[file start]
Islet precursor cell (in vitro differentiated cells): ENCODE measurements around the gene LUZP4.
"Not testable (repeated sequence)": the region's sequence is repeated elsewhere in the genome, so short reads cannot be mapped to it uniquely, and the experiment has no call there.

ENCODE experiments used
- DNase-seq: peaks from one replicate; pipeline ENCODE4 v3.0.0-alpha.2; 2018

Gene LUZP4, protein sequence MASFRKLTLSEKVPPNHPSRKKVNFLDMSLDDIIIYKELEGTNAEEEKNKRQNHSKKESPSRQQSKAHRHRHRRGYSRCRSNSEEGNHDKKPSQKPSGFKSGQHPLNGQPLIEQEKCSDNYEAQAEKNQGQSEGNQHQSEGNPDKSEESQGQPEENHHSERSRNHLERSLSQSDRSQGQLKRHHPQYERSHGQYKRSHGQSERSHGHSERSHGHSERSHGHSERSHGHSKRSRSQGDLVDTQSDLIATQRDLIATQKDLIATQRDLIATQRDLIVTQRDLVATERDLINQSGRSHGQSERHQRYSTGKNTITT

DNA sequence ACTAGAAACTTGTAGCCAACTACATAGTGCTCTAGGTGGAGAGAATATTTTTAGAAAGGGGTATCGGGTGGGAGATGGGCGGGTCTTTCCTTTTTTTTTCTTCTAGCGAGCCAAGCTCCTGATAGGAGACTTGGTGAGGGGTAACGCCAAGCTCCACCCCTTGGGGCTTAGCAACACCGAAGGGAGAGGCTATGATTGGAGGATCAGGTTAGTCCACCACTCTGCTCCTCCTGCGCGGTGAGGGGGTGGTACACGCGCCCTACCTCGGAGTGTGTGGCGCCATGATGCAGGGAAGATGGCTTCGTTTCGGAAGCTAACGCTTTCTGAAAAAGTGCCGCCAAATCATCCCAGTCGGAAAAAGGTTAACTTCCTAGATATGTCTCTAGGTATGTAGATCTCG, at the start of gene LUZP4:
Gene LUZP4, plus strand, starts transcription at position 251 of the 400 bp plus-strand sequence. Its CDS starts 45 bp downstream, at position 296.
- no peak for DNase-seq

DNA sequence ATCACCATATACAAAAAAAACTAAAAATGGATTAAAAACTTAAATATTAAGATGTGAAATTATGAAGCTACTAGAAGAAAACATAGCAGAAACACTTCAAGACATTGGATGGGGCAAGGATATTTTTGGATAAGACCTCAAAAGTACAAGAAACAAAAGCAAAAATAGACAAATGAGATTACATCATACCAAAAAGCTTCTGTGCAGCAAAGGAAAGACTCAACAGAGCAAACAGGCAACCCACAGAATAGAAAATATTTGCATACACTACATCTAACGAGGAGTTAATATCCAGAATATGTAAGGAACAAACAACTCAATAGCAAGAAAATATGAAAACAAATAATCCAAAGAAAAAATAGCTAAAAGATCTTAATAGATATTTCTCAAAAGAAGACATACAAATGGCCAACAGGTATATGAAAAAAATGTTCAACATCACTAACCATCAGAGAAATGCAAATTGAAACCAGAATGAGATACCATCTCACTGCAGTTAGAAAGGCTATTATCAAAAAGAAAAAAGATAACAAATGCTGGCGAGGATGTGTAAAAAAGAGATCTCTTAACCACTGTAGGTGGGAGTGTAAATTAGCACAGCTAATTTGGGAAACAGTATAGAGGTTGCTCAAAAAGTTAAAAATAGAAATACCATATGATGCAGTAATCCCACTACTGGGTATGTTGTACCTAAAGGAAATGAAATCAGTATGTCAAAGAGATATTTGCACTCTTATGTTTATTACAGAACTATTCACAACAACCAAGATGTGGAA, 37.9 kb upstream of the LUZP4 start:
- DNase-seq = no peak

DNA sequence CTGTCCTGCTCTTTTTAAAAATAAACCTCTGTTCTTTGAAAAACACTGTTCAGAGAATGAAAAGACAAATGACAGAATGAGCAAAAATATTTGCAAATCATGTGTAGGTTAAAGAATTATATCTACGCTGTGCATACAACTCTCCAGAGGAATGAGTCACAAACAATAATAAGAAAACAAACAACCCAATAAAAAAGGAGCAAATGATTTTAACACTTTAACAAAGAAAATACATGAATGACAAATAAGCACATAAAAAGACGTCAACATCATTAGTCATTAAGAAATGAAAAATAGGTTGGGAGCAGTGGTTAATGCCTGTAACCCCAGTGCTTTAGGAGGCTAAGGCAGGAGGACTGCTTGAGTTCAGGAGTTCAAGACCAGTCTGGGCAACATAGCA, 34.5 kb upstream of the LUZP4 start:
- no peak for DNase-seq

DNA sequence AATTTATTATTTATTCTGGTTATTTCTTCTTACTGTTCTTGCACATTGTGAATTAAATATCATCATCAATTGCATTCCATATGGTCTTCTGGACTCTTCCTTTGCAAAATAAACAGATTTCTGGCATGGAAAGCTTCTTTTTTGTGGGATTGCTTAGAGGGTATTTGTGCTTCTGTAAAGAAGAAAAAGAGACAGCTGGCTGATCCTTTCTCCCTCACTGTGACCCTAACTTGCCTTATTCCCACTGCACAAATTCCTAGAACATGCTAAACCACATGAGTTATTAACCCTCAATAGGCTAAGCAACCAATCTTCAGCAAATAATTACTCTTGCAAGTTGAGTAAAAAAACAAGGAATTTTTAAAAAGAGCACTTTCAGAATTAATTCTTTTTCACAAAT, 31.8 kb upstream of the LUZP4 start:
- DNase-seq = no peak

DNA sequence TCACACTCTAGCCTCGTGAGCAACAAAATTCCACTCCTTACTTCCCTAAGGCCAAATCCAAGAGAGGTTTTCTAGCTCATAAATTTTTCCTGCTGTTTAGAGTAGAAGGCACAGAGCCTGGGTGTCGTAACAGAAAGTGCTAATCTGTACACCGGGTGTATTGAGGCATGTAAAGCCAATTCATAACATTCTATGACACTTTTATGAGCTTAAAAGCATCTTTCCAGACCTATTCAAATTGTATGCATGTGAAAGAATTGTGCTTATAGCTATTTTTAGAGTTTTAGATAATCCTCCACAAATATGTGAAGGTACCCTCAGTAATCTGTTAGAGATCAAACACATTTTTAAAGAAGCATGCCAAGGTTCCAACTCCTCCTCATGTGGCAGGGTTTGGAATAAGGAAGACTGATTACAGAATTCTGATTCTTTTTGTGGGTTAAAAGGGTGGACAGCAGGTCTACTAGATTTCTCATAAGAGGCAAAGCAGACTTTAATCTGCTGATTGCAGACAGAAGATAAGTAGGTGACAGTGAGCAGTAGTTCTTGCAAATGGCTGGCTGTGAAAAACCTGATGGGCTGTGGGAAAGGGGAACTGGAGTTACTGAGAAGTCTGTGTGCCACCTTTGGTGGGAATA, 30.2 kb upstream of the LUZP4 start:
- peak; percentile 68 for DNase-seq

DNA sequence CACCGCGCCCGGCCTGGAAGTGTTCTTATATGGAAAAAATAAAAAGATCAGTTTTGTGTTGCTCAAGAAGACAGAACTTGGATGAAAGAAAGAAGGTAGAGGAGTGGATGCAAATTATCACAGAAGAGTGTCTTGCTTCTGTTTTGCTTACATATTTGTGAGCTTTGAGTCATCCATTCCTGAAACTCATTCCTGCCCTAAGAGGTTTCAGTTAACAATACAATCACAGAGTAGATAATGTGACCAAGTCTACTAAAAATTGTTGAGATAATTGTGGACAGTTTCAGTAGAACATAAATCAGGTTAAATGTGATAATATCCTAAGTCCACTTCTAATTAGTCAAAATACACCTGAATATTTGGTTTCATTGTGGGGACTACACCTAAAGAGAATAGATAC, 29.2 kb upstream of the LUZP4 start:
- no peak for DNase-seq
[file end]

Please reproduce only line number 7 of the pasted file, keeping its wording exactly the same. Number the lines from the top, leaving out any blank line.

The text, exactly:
Gene LUZP4, plus strand, starts transcription at position 251 of the 400 bp plus-strand sequence. Its CDS starts 45 bp downstream, at position 296.